Having a spark can also provide opportunities for kids. Recently ran a workshop on healthy relationships with social media to a group of teenage girls from various local dance schools. It didn’t take them long to figure out what their spark was-they had been dancing since they were little. When I asked them what this provides for them that social media could not I was inundated with answers; working with young children, starring in productions, traveling the country, keeping their body and minds healthy. These girls have had a wealth of opportunities because of the joy they have found in dancing.
When I worked in secondary schools I would often come across kids who did not have any hobbies, interests or strong beliefs about anything. These were the kids who watched too much TV and spent hours on games consoles. Now don’t get me wrong, I believe kids should be allowed to watch TV and spend time gaming, it’s important for kids to keep up with their peers and have cultural capital. Most young people want to fit in as it makes them feel safe in this often vulnerable stage of life. But when too much time is spent on screens there is little time for anything else. What’s more, there is little desire to DO anything else.
How has my experience with teens impacted myself as a parent?
I am on a mission to give as many opportunities to my kids to enable them to find their spark. It’s difficult (but not impossible) for teenagers to take up a new hobby. They often start to feel shy and self-conscious when starting something new. However, if you catch them when they are younger they are often bolder and don’t really consider being the new kid as a problem.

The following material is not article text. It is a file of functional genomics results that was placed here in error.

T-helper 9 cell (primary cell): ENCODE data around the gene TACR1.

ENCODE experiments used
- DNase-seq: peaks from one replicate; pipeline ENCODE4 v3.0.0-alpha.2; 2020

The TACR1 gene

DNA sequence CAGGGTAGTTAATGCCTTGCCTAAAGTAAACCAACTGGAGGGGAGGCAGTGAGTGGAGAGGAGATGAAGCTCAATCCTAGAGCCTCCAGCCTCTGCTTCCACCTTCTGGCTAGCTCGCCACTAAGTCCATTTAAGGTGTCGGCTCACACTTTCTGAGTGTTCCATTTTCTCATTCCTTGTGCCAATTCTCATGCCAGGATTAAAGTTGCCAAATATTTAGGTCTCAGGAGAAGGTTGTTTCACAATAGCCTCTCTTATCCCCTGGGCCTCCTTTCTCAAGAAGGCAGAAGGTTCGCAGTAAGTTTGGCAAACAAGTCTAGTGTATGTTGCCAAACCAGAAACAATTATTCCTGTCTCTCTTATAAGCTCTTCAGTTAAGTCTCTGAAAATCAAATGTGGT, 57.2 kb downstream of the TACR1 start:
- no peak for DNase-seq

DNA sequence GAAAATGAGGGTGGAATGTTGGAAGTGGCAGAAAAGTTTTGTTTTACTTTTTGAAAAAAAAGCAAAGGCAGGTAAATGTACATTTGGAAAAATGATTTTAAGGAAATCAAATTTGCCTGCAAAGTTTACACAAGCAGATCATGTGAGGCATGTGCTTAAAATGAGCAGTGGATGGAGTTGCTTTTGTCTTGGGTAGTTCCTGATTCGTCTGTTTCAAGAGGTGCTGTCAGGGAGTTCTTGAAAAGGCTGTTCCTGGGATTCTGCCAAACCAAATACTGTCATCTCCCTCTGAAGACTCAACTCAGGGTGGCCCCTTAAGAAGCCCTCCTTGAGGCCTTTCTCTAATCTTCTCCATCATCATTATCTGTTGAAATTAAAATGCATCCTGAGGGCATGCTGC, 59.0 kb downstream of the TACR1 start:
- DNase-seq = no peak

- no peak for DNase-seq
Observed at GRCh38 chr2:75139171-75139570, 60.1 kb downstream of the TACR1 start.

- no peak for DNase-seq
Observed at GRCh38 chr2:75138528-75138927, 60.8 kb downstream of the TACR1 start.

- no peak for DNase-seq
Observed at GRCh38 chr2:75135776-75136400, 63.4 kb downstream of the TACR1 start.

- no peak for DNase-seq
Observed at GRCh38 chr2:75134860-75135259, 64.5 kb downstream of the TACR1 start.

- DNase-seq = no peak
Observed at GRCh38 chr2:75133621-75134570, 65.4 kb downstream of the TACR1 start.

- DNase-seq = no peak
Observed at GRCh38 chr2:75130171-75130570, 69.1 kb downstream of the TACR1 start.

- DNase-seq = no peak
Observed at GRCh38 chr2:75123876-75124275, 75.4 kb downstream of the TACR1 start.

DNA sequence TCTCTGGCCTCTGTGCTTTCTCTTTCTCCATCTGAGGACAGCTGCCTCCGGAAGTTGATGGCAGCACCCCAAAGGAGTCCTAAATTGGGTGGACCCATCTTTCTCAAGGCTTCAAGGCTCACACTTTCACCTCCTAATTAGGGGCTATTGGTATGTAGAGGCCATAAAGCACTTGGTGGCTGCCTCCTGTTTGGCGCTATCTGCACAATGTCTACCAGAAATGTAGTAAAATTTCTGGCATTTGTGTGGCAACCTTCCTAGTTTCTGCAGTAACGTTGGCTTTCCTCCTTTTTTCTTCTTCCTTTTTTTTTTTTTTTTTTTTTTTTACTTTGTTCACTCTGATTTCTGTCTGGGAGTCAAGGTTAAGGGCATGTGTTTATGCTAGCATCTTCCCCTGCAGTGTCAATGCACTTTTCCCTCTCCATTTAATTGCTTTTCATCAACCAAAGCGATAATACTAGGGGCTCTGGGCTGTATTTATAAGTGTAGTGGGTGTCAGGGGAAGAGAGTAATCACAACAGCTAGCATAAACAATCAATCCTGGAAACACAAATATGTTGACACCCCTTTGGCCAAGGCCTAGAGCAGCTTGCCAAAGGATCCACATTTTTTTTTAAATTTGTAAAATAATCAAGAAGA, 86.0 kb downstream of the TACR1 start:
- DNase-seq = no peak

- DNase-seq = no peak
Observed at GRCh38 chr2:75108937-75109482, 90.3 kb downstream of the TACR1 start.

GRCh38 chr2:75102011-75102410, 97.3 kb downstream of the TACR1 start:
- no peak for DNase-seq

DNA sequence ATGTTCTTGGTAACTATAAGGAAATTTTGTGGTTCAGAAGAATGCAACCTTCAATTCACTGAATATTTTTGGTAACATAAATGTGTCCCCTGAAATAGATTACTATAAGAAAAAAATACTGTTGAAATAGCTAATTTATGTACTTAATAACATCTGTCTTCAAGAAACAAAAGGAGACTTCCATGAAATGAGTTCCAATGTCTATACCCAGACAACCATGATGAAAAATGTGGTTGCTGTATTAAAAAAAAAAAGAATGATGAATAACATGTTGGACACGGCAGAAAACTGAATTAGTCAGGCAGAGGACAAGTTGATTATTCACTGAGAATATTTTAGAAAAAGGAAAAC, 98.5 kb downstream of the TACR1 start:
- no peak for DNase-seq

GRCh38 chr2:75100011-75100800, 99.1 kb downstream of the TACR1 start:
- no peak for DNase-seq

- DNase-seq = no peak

So yes, I am a chauffeur for my kids. I take them to various clubs and activities after school most days. We subscribe to First News, a weekly newspaper aimed at young people, to help our eldest get used to reading and learning about current affairs (a year’s subscription was a birthday present from his grandparents). He doesn’t always read it willingly, and would be happy to skip to the puzzles at the end, but we have it built into our routine now that when we are waiting for his brother and sister at their ballet class we read through the articles together. I do strongly believe that kids just want our time and there are so many ways we can give it to them.
I have 3 children so it does require a lot of ferrying about, and it is expensive. I am very aware that we are in a privileged position to be able to do this; I work from home and we have the resources to be able to make this part of our rhythm. But there are loads of things parents can do that don’t cost anything.